A project of the
Institute for Policy Studies

Inequality Data and Statistics

Inequality data and statistics give us an important insight into the state of our economy and the health of our society.

In this section, we offer quick takes on economic inequality, as categorized in five key areas: income, wealth, global, health, and racial. In each category, we chart some inequality statistics and discuss the basic numbers.

You can click on each of the section headings to find more data on that topic area.

Income Inequality

Data from tax returns show that the top 1 percent of households in the United States received 8.9 percent of all pre-tax income in 1976. In 2012, the top 1 percent share had more than doubled to 22.46 percent.

Source: Thomas Piketty and Emmanuel Saez, “Income Inequality in the United States, 1913-1998,” Quarterly Journal of Economics, 118(1), 2003. Updated to 2008 at

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Wealth Inequality

The total inflation-adjusted net worth of the Forbes 400, an annual listing of America’s richest individuals, rose from $507 billion in 1995 to $1.62 trillion in 2007, before increasing again to $2 trillion in 2012.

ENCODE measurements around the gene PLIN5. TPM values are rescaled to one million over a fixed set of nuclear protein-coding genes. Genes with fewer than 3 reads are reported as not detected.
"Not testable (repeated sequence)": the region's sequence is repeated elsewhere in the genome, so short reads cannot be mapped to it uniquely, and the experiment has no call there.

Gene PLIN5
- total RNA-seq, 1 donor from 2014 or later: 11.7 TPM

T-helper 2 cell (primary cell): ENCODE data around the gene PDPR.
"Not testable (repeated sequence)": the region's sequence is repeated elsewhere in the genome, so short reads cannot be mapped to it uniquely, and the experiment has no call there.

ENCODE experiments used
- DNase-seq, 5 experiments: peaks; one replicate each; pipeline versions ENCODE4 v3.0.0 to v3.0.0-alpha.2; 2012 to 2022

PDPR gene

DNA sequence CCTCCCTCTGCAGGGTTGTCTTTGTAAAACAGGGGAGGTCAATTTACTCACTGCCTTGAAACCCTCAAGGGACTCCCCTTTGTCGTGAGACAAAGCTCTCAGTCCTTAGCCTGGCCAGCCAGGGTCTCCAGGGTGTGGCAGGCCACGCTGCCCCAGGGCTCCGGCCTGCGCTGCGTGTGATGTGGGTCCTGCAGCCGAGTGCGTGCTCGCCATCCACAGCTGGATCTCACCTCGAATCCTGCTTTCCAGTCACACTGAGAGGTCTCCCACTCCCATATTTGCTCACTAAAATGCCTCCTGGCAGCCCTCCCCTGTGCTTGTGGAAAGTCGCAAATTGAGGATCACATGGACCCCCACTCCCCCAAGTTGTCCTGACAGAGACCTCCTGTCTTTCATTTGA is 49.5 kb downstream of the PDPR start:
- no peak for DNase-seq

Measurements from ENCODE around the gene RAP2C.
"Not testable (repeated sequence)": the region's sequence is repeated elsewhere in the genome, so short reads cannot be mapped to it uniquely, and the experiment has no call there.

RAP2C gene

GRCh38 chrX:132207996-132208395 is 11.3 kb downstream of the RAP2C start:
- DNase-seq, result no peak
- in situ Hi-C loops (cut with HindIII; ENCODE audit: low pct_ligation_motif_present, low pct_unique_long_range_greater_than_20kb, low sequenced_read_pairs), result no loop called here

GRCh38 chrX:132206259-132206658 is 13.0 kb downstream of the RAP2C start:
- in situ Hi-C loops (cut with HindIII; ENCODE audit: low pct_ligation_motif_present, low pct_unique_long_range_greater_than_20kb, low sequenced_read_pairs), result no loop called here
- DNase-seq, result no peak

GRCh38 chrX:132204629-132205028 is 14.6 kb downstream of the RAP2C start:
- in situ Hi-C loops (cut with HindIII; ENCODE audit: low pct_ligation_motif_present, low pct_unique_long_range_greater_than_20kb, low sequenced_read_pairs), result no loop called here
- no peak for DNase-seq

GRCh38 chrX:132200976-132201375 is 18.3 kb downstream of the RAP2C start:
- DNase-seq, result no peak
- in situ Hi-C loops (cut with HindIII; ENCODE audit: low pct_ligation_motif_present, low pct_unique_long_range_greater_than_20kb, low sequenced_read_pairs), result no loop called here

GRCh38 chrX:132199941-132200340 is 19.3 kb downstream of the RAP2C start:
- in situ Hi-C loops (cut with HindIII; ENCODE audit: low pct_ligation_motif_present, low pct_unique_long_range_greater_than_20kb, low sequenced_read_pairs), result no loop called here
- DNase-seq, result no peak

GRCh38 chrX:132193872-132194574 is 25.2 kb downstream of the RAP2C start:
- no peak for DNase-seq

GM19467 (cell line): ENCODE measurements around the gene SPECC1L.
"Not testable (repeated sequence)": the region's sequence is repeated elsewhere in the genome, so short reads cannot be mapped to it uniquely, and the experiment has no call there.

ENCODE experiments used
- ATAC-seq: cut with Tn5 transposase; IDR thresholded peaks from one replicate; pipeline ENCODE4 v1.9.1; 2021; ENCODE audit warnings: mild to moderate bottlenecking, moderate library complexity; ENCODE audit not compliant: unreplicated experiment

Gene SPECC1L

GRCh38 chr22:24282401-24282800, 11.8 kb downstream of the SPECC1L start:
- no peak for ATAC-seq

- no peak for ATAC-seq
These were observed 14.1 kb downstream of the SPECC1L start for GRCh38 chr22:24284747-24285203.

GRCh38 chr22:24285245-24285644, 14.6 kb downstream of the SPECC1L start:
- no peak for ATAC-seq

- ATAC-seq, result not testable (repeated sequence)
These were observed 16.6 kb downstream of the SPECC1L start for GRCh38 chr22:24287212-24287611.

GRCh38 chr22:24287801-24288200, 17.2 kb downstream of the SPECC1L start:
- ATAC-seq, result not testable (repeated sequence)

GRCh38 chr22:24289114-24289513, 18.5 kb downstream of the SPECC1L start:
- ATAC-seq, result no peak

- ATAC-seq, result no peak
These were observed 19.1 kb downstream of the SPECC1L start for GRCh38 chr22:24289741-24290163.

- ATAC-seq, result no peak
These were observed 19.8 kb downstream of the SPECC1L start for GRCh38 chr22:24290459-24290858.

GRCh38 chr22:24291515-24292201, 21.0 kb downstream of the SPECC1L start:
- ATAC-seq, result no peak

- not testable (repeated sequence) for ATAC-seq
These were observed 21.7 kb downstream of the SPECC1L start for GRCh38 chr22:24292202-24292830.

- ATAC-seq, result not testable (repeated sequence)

Source: 1995-2008: Arthur B. Kennickell, “Ponds and Streams: Wealth and Income in the U.S., 1989 to 2007,” Federal Reserve Board Working Paper, January 7, 2009, Table A1, p. 55. 2009-10: Forbes Magazine press release via Business Wire. Additional Source: {a href=””}{/a) Adjusted for inflation using CPI-U.

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Global Inequality

Estimates from the Credit Suisse Research Institute, released in October 2010, show that the richest 0.5 percent of global adults hold well over a third of the world’s wealth.

Source: Credit Suisse Research Institute, Global Wealth Report, October 2010.

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Inequality and Health

Approximately one third of annual deaths in the United States, epidemiological researchers believe, can be credited to the nation’s excessive inequality.

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Racial Inequality

Source: Federal Reserve Survey of Consumer Finances. Dollars inflation adjusted to 2010

Read more racial inequality…